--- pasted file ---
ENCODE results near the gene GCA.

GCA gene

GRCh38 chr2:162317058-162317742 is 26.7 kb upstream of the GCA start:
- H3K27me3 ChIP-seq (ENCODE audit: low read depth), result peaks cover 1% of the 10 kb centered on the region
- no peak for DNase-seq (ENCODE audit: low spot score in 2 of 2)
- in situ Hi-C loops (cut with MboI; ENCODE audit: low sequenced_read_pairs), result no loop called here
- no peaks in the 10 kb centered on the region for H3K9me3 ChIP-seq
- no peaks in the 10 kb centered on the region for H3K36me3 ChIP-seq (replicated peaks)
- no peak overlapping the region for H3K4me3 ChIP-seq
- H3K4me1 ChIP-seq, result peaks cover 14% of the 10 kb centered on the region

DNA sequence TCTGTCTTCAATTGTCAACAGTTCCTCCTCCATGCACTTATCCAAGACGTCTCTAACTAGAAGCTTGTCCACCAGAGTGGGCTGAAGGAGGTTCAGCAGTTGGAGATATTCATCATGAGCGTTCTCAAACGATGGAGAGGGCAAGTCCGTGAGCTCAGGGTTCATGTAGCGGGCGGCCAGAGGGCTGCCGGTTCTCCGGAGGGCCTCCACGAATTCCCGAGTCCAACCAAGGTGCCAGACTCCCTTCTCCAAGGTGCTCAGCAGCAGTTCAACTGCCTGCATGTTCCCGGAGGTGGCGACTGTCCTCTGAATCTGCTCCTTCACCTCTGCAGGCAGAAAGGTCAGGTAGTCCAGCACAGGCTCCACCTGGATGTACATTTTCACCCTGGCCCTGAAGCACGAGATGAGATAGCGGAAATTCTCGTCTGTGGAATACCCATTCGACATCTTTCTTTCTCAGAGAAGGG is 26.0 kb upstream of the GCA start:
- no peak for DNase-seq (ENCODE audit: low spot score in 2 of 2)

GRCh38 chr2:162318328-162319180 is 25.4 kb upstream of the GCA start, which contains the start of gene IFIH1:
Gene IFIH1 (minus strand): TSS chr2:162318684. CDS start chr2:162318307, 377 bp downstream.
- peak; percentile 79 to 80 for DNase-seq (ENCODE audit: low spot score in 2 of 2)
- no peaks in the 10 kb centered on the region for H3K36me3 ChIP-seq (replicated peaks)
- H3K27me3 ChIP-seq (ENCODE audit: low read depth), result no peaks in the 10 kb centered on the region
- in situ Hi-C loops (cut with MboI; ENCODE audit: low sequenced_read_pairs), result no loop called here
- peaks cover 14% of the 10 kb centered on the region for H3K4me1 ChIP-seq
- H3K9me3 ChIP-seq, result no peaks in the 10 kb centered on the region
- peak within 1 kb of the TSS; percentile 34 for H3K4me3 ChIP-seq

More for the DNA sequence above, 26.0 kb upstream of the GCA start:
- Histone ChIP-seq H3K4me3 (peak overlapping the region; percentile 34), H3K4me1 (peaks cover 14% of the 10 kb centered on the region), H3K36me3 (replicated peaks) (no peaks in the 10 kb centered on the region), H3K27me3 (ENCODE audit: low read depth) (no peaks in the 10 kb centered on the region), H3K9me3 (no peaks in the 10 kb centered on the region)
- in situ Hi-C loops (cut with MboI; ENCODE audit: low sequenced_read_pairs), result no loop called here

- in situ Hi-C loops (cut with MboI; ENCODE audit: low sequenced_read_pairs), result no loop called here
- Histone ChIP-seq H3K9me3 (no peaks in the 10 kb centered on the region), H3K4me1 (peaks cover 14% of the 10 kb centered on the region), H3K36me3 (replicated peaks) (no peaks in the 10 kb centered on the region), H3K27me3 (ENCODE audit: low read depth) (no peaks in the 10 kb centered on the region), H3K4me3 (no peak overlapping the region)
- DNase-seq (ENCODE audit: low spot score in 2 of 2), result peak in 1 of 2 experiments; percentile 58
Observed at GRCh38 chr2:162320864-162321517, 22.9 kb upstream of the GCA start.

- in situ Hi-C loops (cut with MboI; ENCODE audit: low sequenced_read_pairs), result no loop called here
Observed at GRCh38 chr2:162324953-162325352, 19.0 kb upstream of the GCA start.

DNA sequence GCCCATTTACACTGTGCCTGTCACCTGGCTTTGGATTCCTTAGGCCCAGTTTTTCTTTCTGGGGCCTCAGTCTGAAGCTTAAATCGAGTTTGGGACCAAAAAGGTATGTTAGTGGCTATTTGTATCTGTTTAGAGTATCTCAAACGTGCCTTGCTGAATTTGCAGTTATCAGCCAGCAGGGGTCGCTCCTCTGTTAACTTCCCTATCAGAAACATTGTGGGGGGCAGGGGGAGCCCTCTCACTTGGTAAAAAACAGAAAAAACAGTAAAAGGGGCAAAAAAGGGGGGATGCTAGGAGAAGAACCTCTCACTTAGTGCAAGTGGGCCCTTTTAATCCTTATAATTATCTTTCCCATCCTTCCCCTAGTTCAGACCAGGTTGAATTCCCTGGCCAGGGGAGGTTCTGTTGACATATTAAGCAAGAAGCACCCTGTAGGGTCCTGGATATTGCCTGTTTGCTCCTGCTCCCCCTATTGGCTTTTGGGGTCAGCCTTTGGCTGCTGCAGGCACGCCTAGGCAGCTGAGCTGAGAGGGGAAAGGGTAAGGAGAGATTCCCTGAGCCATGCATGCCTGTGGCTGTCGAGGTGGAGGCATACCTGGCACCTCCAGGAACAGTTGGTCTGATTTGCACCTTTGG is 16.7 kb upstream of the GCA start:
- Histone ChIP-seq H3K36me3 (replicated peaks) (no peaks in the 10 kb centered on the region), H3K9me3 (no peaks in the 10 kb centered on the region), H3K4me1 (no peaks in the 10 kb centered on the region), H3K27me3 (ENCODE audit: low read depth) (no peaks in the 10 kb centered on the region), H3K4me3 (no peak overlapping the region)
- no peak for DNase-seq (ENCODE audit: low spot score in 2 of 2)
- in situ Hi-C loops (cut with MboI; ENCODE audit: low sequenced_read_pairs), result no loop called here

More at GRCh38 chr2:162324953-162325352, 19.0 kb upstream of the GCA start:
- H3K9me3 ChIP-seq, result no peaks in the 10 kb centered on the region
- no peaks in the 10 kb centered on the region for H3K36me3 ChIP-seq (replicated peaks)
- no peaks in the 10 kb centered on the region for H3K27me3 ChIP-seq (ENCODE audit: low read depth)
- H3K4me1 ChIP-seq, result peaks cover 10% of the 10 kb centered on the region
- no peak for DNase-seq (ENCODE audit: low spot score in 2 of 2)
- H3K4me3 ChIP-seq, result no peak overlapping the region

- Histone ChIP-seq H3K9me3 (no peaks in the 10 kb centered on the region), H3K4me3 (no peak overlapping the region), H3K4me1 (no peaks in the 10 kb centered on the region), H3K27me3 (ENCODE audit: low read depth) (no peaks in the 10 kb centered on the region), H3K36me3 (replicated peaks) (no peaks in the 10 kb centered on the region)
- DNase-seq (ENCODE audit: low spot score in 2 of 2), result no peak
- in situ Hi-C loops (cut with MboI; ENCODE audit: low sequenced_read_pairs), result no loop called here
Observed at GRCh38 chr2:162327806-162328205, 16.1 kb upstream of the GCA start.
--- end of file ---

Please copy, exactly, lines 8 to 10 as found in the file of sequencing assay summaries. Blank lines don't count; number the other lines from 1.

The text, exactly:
- no peaks in the 10 kb centered on the region for H3K36me3 ChIP-seq (replicated peaks)
- no peak overlapping the region for H3K4me3 ChIP-seq
- H3K4me1 ChIP-seq, result peaks cover 14% of the 10 kb centered on the region